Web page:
Many families are lucky enough to have the support of extended family nearby. Knowing that your mother or your partner’s father is available for Saturday night babysitting, childcare pick-ups, and helping out with dinner on weeknights can be a blessing. But when your child’s grandparent parents in a very different way from you, it can be difficult to figure out how to handle such a delicate matter!
- Remember that they have the best of intentions. You’re attempting to sleep train your child, but your mother-in-law thinks your method is the wrong approach. This can be incredibly irritating, especially when you’re sleep-deprived, and, frankly, a little unsure of the what the best thing is to do yourself! But before you engage in any conversation about the issue, remember that your mother-in-law isn’t trying to drive you crazy. She likely just has her own ideas about raising kids after having done so for decades, and wants to pass them on to you, whether they work for your family or not.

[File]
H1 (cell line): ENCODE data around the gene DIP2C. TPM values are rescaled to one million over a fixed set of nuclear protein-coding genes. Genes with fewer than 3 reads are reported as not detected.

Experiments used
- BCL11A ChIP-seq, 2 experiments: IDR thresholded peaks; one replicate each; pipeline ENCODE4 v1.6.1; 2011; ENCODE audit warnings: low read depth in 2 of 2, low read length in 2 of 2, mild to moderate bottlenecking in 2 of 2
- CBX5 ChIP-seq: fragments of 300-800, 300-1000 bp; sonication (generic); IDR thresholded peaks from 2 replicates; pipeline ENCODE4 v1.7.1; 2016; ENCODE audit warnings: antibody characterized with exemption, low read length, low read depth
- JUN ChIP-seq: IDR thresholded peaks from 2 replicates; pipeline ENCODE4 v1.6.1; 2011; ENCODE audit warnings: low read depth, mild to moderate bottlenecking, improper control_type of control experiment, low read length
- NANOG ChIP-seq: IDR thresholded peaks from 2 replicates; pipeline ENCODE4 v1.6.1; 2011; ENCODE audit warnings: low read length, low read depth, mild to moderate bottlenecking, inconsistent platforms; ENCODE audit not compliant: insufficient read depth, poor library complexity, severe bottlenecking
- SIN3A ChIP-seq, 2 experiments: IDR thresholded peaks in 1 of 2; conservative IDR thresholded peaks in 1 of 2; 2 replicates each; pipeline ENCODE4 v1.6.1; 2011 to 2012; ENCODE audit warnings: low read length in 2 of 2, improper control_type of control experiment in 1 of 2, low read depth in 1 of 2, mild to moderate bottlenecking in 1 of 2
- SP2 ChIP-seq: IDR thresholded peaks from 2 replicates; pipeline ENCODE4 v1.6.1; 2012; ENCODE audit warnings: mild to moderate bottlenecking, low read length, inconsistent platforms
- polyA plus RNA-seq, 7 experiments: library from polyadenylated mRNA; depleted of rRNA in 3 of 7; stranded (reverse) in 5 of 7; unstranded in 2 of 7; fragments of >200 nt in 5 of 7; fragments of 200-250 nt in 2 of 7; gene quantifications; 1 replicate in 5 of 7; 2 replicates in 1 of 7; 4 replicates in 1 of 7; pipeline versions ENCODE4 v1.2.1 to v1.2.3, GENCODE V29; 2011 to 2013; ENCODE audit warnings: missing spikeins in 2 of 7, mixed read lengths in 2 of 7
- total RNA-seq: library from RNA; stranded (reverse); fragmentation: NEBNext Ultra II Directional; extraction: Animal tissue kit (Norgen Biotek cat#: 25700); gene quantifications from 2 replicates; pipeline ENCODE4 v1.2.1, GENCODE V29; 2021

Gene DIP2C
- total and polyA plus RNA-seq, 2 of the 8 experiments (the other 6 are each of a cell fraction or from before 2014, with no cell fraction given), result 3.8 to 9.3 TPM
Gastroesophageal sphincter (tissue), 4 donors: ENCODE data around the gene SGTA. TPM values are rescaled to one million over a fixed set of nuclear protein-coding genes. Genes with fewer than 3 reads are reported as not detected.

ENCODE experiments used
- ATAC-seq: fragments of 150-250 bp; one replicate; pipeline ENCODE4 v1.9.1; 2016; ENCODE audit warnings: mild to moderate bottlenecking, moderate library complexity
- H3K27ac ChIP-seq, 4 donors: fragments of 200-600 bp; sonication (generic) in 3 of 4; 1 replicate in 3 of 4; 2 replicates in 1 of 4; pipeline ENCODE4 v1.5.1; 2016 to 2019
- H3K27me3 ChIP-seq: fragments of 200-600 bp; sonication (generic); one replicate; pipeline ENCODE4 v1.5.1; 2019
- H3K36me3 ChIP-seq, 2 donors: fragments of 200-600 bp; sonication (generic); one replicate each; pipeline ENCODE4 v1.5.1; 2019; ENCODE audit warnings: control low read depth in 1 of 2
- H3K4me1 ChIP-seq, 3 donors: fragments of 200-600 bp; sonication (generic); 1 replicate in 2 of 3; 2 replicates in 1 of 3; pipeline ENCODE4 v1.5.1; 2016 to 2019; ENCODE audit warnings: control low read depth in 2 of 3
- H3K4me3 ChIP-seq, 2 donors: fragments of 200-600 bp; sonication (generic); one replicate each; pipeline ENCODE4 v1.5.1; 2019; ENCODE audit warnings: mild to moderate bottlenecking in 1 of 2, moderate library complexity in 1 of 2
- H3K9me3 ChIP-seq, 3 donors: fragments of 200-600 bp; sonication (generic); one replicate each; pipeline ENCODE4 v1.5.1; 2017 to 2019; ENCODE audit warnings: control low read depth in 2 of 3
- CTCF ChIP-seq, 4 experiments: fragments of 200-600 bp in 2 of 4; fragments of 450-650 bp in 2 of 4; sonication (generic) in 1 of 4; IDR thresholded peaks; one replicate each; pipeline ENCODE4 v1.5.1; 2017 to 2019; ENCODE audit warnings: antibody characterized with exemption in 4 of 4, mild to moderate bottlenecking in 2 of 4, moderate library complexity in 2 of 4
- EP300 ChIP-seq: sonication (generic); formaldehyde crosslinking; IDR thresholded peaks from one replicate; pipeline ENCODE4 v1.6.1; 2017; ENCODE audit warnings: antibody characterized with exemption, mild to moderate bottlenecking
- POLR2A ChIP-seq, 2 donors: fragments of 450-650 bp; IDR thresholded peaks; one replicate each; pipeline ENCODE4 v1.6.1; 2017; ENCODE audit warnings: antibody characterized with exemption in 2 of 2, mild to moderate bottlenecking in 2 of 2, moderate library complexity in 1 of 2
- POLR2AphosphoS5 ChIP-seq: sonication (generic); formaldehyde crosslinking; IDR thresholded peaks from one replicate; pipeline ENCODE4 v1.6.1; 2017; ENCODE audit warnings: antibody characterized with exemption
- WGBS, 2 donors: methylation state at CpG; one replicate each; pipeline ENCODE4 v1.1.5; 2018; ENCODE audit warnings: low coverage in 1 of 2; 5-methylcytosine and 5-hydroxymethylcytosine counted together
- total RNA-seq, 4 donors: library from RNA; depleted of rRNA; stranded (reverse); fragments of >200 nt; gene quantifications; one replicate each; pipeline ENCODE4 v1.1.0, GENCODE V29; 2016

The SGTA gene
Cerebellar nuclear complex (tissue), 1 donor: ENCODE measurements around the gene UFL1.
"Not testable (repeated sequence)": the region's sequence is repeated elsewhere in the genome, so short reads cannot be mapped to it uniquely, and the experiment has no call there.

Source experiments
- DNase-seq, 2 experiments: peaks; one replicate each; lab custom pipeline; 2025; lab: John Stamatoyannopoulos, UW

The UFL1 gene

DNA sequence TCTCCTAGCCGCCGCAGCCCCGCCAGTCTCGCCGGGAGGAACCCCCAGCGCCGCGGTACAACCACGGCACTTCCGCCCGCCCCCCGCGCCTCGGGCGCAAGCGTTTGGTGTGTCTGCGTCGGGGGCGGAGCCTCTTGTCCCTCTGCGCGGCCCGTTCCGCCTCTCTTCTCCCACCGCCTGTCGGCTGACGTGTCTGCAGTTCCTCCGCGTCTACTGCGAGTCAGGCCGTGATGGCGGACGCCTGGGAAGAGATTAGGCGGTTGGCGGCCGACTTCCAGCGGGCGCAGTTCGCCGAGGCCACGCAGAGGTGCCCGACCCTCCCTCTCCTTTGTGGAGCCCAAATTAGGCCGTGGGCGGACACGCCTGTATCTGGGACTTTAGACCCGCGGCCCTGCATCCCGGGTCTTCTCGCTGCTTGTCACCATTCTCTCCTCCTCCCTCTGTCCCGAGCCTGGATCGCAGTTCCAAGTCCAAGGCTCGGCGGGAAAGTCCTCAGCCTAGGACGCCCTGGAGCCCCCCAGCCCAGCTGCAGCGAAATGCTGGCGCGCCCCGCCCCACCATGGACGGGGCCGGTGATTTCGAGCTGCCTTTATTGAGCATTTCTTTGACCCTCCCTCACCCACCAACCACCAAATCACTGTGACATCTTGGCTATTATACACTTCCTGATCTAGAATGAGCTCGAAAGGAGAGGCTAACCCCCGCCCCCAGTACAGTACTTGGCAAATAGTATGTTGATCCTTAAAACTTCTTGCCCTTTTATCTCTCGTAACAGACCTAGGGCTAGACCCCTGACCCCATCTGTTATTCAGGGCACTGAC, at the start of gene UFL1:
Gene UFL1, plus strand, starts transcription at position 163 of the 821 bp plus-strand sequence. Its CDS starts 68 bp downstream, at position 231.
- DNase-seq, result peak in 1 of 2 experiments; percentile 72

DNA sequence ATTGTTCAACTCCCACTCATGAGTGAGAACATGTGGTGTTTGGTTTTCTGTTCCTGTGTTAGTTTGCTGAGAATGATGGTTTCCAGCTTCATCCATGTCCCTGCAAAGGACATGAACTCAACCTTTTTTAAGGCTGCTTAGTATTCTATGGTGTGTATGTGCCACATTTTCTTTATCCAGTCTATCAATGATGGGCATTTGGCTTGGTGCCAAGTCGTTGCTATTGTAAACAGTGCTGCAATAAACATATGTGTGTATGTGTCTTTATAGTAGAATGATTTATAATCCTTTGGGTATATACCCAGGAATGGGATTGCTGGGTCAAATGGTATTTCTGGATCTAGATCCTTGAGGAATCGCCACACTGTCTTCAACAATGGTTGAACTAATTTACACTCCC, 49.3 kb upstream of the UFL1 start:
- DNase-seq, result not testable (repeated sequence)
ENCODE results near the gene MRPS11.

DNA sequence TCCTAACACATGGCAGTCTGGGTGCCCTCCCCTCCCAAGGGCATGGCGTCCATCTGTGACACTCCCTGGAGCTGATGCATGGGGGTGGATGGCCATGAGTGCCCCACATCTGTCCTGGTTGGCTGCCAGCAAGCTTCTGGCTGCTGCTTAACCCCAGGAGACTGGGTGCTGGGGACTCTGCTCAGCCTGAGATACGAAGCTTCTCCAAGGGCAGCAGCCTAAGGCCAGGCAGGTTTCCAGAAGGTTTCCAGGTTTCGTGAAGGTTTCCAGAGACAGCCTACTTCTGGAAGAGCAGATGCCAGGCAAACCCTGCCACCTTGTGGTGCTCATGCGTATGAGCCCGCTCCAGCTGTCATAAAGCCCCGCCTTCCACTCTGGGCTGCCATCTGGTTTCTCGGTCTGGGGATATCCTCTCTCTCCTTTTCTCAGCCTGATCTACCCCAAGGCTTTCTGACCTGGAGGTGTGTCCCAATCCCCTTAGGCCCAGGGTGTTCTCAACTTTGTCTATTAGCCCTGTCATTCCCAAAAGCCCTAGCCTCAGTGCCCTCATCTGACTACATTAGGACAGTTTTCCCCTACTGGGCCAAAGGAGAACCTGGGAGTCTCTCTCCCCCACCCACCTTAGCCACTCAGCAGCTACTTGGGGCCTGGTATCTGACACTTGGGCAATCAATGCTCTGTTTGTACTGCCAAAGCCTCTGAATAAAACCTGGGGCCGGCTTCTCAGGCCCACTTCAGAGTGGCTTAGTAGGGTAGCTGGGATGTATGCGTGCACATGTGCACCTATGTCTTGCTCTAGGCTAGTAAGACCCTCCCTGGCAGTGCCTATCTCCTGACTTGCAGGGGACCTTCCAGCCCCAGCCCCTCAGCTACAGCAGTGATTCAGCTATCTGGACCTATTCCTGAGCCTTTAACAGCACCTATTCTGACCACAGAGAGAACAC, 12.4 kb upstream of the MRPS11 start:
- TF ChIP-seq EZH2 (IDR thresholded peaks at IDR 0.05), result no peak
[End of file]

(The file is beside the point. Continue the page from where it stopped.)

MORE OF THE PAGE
- Get them engaged with your child’s routine. Invite your child’s grandparents to participate in your dinner routine. Ask them to pick up your child from daycare or preschool so that they can observe what happens at school at the end of the day. When they familiarize themselves with your child’s routines, they’ll learn a bit about what works for your child, what doesn’t, and why routine is so important to your family.
- Define everyone’s roles. Have a conversation with your child’s grandparents about how much they want to be involved in your child’s life, and in what ways. This will allow both of you to understand when you’re asking for too much, and when you’re giving too little.
- Create a united front with your partner. If an issue arises, make sure you and your partner are on the same page, so that your child’s grandparent isn’t receiving mixed messages from you regarding your rules, your preferences, and your parenting style in general.
- Speak up when boundaries are crossed. Choose your battles. Is grandpa offering a bit more sugar than you would normally offer? Is grandma offering unsolicited advice? It’s okay to be irritated, and to stand your ground. But remember to really take a stand when your family’s values are challenged. If a grandparent is doing something unsafe, or using language that is damaging or offensive, don’t be afraid to lay down the law.
How do you handle challenges with your child’s grandparents? Let us know in the comments!